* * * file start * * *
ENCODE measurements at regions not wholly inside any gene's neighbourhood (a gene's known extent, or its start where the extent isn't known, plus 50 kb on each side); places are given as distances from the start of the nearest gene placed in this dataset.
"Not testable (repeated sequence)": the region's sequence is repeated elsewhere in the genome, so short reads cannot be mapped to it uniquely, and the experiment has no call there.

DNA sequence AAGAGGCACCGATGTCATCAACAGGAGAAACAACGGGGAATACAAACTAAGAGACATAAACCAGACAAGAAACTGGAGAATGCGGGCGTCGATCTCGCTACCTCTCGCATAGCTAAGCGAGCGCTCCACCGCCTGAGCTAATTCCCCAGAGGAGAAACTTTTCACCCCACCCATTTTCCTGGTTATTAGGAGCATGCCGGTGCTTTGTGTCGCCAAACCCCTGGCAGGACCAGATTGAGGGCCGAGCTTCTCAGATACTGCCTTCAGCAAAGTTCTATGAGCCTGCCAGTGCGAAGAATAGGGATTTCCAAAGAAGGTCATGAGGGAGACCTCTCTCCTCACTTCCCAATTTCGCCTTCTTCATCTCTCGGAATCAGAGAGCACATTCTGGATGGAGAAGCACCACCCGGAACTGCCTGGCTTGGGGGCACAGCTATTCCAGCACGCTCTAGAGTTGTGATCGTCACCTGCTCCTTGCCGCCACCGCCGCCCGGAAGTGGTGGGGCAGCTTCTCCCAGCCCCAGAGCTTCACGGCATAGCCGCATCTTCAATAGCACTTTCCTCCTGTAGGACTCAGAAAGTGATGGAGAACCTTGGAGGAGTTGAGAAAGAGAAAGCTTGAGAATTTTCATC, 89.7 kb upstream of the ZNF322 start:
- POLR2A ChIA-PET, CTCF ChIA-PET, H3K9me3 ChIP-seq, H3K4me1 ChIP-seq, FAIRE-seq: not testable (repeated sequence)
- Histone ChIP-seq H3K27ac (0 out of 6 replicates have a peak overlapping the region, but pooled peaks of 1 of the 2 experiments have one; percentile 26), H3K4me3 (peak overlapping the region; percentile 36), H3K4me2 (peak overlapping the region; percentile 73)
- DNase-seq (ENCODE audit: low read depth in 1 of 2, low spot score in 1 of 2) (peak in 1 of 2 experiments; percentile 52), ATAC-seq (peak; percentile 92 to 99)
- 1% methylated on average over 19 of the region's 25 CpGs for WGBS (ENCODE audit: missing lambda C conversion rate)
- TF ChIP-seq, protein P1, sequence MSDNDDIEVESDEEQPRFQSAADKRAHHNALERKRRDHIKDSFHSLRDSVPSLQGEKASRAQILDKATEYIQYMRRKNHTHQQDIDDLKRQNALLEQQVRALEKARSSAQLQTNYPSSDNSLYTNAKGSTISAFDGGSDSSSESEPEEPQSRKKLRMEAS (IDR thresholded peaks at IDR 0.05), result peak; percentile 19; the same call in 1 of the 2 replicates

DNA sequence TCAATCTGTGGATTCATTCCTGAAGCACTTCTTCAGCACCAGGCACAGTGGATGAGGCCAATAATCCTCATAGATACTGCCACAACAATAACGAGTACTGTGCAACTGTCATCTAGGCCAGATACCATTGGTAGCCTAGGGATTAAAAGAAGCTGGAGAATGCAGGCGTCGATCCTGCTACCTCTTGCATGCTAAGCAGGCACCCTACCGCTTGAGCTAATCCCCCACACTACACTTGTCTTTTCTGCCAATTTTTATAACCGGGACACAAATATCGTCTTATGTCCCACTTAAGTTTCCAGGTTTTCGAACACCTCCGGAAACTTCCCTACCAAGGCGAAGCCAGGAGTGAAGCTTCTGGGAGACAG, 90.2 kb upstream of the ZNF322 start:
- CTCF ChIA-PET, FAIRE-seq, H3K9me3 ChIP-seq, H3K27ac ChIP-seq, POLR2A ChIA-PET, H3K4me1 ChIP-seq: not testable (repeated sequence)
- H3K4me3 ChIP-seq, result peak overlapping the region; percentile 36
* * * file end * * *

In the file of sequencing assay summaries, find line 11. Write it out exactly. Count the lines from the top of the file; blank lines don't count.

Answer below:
- H3K4me3 ChIP-seq, result peak overlapping the region; percentile 36